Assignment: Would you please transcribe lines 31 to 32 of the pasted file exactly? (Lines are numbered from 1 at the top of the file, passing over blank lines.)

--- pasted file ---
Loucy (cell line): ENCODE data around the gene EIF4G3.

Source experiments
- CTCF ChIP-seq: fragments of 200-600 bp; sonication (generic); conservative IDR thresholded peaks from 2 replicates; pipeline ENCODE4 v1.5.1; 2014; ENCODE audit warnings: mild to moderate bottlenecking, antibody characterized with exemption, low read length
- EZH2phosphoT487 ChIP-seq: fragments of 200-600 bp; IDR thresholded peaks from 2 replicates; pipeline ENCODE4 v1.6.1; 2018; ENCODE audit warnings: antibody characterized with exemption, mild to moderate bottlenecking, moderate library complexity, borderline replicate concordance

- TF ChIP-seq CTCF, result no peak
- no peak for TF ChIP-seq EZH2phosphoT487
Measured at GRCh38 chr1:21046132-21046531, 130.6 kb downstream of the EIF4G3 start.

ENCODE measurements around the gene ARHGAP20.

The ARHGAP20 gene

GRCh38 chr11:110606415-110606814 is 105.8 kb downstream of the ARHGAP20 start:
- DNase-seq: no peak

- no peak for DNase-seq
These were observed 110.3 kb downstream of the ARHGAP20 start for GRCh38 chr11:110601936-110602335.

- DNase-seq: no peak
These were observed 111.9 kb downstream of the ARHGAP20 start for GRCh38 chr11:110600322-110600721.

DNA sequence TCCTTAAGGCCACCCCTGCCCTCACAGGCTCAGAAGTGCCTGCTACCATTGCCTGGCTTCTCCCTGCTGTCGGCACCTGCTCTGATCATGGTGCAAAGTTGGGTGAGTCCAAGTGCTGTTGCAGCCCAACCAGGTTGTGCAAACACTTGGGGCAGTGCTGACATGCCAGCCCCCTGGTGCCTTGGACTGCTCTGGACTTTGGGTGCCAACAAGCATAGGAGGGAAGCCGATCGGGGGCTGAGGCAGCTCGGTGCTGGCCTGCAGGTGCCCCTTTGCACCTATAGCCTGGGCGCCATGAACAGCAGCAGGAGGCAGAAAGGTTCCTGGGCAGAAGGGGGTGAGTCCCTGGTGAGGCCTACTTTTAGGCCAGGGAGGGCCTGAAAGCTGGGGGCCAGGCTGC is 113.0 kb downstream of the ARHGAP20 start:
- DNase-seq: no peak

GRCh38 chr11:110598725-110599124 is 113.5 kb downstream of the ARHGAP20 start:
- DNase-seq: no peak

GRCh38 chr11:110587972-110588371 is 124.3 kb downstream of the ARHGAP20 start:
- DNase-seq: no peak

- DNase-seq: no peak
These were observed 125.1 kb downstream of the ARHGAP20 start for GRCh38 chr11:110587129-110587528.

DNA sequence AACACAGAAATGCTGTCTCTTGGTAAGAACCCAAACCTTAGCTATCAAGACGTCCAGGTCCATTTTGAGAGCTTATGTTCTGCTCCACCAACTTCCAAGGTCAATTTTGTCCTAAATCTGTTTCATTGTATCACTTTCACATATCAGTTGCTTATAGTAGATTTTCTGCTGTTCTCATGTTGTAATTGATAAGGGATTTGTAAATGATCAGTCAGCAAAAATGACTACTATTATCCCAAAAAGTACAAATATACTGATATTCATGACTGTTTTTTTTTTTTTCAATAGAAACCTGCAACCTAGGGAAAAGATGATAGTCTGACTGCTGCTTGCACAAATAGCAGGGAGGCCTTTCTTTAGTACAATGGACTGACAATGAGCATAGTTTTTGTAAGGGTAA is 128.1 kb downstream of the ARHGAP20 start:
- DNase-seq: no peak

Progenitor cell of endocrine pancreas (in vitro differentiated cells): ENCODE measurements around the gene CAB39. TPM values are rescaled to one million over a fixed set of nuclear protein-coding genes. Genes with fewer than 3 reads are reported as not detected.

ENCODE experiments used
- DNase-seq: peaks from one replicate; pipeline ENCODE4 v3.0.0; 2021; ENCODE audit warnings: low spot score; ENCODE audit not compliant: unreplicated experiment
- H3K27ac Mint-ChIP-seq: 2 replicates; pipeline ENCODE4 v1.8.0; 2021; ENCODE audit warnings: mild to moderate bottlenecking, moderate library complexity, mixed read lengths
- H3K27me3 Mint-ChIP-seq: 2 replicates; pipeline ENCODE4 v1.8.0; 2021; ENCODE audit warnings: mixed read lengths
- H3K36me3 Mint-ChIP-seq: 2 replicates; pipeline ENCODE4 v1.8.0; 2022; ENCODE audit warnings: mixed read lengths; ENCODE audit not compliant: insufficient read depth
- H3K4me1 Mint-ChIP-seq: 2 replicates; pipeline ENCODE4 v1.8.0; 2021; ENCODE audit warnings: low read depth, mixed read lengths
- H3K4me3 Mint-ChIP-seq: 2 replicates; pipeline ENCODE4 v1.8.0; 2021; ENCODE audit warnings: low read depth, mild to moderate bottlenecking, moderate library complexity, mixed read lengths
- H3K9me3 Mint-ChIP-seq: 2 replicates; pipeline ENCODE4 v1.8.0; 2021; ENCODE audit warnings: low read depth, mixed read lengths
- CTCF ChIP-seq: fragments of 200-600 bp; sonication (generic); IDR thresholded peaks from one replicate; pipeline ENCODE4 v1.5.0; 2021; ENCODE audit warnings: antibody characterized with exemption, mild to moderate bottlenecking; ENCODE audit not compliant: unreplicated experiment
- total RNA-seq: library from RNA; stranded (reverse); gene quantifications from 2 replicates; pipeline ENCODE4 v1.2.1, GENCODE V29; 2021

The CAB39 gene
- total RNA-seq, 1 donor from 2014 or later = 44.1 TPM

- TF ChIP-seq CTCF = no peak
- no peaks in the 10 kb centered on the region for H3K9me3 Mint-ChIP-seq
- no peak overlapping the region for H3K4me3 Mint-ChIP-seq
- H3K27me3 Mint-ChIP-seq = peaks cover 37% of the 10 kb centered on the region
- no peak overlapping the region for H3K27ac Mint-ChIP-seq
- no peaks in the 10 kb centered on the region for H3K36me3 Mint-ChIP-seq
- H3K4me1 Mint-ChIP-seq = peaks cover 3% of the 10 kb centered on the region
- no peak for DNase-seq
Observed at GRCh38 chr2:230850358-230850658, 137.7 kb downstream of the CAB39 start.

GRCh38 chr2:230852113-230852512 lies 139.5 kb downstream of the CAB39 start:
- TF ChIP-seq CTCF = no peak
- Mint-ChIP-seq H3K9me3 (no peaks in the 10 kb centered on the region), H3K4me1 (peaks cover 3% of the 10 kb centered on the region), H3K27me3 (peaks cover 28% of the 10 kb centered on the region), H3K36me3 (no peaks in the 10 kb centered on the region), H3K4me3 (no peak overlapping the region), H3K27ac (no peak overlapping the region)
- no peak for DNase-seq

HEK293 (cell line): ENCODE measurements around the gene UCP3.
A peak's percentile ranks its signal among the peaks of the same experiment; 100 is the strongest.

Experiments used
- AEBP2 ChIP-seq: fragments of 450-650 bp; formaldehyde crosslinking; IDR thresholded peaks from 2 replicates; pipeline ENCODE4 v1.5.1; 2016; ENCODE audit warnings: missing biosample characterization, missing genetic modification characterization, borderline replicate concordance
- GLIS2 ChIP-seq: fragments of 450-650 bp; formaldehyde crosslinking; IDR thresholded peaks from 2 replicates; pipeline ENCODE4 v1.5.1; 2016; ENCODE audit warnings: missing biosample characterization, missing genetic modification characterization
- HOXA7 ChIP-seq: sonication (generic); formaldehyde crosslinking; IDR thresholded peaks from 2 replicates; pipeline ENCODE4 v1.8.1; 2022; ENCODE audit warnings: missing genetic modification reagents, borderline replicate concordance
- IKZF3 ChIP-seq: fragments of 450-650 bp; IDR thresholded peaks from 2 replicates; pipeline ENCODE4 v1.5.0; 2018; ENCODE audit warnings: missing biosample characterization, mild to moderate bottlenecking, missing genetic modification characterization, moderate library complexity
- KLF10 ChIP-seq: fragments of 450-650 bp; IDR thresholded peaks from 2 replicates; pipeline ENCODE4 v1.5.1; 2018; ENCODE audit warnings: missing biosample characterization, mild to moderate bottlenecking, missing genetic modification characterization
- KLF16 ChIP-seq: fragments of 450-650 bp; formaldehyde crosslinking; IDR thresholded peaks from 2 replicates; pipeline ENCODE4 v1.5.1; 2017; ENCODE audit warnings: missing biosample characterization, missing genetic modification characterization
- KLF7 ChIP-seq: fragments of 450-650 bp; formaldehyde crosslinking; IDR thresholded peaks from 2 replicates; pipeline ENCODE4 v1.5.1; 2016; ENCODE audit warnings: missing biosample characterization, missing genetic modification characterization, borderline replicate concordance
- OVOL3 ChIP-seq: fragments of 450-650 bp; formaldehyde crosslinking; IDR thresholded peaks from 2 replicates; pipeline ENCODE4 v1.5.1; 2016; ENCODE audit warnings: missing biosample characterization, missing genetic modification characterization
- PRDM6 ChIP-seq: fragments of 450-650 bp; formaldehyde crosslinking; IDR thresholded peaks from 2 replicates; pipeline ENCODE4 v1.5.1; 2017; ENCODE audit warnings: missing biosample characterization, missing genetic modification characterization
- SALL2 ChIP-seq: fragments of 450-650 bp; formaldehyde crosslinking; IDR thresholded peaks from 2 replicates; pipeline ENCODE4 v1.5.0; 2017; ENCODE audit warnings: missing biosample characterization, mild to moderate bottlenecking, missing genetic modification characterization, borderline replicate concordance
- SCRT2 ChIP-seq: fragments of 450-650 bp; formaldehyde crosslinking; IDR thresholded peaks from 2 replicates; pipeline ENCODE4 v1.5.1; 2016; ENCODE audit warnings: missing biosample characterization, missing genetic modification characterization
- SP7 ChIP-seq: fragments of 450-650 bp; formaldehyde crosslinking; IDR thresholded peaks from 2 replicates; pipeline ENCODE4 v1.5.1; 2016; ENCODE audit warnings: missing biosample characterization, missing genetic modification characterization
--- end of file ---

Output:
- H3K36me3 Mint-ChIP-seq: 2 replicates; pipeline ENCODE4 v1.8.0; 2022; ENCODE audit warnings: mixed read lengths; ENCODE audit not compliant: insufficient read depth
- H3K4me1 Mint-ChIP-seq: 2 replicates; pipeline ENCODE4 v1.8.0; 2021; ENCODE audit warnings: low read depth, mixed read lengths